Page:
Camping at Caprock Canyon State Park and we were looking for something beginner friendly as most of the trails at the State Park are more technical. We drove over to Monks Crossing and rode out mountain bikes down to Clarity Tunnel. Trail was well maintained with nice crushed granite or gypsum or something similar. The ride down to see the bats at the tunnel was definitely beginner friend,y and well worth the trip.
We had such a good time, we looked at continuing from Monks Crossing up to Quitaque Depot. Trail was not maintained and it was like riding thru someone's pasture. Take heed to precious reviews about thorns and trail conditions, we found them all to be true.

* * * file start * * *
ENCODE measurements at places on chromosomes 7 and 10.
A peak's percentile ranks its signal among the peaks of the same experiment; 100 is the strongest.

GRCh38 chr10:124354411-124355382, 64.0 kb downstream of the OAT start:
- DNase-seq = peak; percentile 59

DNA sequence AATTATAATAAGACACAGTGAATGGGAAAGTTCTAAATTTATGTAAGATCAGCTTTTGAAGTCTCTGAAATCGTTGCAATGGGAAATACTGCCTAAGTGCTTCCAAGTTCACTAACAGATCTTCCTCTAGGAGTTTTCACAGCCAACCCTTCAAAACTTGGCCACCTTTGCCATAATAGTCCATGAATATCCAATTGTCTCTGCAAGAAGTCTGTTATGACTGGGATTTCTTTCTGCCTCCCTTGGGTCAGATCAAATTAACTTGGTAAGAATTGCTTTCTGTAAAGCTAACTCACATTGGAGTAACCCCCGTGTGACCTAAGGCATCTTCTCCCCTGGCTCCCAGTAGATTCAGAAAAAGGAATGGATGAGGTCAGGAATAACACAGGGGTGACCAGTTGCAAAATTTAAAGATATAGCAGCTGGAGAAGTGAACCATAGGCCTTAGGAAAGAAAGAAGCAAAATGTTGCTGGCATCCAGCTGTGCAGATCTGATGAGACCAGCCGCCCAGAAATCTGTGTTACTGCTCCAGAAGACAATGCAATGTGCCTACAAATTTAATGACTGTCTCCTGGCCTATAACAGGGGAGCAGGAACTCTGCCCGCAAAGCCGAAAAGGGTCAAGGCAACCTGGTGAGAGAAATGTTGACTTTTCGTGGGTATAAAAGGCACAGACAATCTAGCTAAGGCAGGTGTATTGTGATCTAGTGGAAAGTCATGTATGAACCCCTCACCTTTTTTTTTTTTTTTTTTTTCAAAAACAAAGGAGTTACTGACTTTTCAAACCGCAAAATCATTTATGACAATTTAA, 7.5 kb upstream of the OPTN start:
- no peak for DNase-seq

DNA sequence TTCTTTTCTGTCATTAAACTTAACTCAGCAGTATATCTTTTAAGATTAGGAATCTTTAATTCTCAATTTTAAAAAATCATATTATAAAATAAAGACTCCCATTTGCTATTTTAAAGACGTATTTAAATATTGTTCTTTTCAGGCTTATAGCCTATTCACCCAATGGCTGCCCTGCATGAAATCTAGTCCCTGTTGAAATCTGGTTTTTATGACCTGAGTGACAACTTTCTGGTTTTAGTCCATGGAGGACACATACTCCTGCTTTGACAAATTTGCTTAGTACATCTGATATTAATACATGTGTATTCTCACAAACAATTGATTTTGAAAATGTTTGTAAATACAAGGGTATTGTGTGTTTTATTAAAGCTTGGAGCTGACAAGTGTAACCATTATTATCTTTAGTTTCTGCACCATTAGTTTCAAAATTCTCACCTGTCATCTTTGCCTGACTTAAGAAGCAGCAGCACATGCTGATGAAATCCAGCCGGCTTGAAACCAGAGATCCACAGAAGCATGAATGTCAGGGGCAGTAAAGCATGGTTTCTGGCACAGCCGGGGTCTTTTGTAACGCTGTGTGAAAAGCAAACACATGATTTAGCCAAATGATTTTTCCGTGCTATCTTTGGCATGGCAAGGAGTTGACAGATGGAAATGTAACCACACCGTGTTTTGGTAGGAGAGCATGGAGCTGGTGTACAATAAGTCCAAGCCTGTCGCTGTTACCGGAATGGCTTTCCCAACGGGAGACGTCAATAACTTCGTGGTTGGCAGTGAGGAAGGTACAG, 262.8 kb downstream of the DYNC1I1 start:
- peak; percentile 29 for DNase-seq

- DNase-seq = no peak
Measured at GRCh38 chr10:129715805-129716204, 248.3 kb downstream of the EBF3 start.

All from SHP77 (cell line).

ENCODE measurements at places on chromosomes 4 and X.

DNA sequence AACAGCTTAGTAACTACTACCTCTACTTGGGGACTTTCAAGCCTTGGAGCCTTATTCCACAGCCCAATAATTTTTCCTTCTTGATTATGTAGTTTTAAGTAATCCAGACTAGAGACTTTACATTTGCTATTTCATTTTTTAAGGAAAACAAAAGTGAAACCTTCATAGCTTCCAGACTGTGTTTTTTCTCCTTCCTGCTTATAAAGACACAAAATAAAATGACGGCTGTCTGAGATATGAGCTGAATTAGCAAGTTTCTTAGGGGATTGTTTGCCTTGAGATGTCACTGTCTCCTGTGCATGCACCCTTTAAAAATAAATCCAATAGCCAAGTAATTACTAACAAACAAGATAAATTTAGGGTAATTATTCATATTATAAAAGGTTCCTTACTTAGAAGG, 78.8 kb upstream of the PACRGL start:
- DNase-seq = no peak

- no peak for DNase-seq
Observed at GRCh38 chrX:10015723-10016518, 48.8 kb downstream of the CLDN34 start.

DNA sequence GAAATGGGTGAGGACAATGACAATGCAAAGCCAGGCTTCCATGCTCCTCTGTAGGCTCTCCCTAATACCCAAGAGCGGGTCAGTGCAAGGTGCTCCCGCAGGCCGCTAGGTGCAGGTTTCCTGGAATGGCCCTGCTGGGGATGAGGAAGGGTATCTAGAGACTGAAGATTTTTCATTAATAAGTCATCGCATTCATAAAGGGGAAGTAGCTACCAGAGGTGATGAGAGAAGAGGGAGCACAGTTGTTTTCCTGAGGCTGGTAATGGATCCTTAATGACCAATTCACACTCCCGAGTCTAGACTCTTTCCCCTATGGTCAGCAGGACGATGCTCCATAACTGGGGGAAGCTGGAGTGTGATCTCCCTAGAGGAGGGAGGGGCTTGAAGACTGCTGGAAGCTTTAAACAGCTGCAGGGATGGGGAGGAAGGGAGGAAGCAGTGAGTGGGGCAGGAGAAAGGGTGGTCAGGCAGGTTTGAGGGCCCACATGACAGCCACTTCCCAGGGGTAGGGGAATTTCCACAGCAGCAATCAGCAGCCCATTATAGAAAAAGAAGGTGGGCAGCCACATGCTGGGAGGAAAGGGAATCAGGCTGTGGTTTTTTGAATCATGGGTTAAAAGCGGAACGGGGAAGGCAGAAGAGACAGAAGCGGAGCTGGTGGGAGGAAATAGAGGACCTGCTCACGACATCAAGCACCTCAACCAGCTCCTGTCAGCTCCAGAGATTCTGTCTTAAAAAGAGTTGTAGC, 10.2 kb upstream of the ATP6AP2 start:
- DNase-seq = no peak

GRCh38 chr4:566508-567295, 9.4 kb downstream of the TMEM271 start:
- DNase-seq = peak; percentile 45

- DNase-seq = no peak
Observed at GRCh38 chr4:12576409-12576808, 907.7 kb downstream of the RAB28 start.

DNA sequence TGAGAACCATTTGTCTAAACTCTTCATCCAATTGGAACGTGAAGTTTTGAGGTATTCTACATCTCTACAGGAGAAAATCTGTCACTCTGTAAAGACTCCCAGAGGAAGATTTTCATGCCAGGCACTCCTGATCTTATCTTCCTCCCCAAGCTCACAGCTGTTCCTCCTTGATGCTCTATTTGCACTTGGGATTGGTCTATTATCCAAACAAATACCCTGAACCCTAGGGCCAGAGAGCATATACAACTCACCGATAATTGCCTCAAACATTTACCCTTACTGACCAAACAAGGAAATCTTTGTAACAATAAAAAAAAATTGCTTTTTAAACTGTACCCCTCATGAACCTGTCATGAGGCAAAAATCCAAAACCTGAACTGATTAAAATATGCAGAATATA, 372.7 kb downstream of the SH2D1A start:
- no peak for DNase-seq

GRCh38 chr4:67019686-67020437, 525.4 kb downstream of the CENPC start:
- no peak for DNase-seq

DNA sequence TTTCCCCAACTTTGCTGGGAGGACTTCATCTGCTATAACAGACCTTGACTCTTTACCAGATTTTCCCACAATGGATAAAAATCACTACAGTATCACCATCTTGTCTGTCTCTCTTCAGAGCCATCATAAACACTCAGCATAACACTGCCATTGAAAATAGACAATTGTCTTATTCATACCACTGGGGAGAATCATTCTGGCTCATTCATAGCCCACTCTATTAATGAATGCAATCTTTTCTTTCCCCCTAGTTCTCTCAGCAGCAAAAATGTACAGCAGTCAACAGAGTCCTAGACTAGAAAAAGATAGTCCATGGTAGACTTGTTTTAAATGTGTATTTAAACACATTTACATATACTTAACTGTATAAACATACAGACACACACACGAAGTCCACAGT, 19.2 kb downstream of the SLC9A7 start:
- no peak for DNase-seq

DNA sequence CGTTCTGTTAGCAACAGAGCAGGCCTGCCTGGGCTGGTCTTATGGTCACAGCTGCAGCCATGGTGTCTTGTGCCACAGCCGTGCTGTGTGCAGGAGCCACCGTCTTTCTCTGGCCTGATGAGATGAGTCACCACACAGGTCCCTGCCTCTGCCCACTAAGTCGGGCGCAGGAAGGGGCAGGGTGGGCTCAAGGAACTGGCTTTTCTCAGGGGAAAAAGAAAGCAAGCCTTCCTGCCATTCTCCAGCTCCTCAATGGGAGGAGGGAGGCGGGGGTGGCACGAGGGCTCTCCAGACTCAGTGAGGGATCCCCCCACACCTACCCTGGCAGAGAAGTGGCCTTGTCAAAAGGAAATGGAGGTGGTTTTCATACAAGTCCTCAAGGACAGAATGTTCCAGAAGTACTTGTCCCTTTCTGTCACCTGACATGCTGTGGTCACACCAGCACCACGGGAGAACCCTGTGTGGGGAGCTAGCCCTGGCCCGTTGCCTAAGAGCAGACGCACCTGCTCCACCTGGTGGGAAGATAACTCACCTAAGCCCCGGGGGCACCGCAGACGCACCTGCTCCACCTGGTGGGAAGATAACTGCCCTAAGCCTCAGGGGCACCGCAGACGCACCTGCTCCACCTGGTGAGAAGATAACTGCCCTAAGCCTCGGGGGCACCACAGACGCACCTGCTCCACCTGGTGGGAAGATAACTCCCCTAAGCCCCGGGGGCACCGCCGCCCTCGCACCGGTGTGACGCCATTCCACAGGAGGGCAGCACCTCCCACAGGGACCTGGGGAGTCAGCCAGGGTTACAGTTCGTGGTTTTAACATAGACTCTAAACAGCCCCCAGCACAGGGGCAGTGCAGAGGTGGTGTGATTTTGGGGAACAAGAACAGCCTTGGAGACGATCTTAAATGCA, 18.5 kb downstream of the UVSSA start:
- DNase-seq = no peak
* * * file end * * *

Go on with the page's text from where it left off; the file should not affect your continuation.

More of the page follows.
My son and daughter-in-law accompanied my husband and me (both in our 60s) in April for what we thought was going to be a really fun experience. We planned to ride from South Plains to Turkey the first day (32 miles), spend the night at the Turkey Hotel, and on from Turkey to Estelline the next day for the last 32 miles of the trail. As they say - "best laid plans" and all that! We did start out on our mountain bikes at South Plains, and after 2 miles of constant pounding over clumps of grass & weeds, large rocks and what seemed like riding through a freshly plowed field, I couldn't take any more. The others said they could handle it, but either my bike didn't fit my "contours" or I have been totally spoiled by riding my recumbent bike! I turned back and pushed my bike back to the truck, which was not exactly easy over that terrain and against the 10-15 mph wind! Later, they told me that after another 1/2 mile or so, the trail DID get a little better, and there was actually a fairly flat surface to ride on. That's okay - I don't think I could have taken that 1/2 mile further and then continued to ride! I drove the truck to Monk's Crossing and met them there. Unfortunately, I missed going thru the tunnel, but they got video of it, so I feel like I was there. The trail from Monk's Crossing to the Clarity Tunnel is great, with what looked like a caliche base with a very fine gravel surface. Even a road bike could handle that without a problem. However, that is the only section of the trail that is maintained like that - the rest is the red cinder bed with some areas with larger rocks, and that first 2 miles is a killer! My husband joined me in the truck at Monk's Crossing, but the two "youngsters" in our group rode on 5 more miles to the Quitaque Depot. When they arrived there, we were waiting for them, wondering if they had run into many goathead stickers, as we could see quite a few of them at the trailhead. When they pulled in, they had 4 or 5 in each tire, but since we had put heavy duty slime tubes in, they sealed off when we pulled them out. Our son decided to take a "test run" on the next section, which would have been another 9 miles on into Turkey. He went about 1/4 mile, turned around and came back shaking his head. His tires were absolutely COVERED in goatheads! Even those slime tubes couldn't hold up to that many. Thus ended our trail ride, and it was a good thing I had turned around at the beginning and we had the truck available. Otherwise, we would have been calling Albert at the Turkey Hotel to come and get us!! While we had a lot of fun on our trip, and staying at the Turkey Hotel was a very unique and enjoyable experience, it is really a shame that the drastic budget cuts to the Parks & Wildlife budget have resulted in little or no maintenance to this trail. If the entire trail could be more like the 4.5 miles from Monk's Crossing to the Tunnel, a lot more people would come back to ride the trail again and again. The rangers at the State Park told us that the trail from Turkey to Estelline was not maintained at all, and they would recommend that NO ONE attempt it, but we felt sure we could at least make it to Turkey. Even with our heavy duty slime tubes, when that many goatheads are embedded in a tire, they don't stand a chance! Hopefully, other trails have not been affected as badly as this one has, as we would love to experience some of them. But we will definitely be checking them out closely before we commit to another disappointing ride.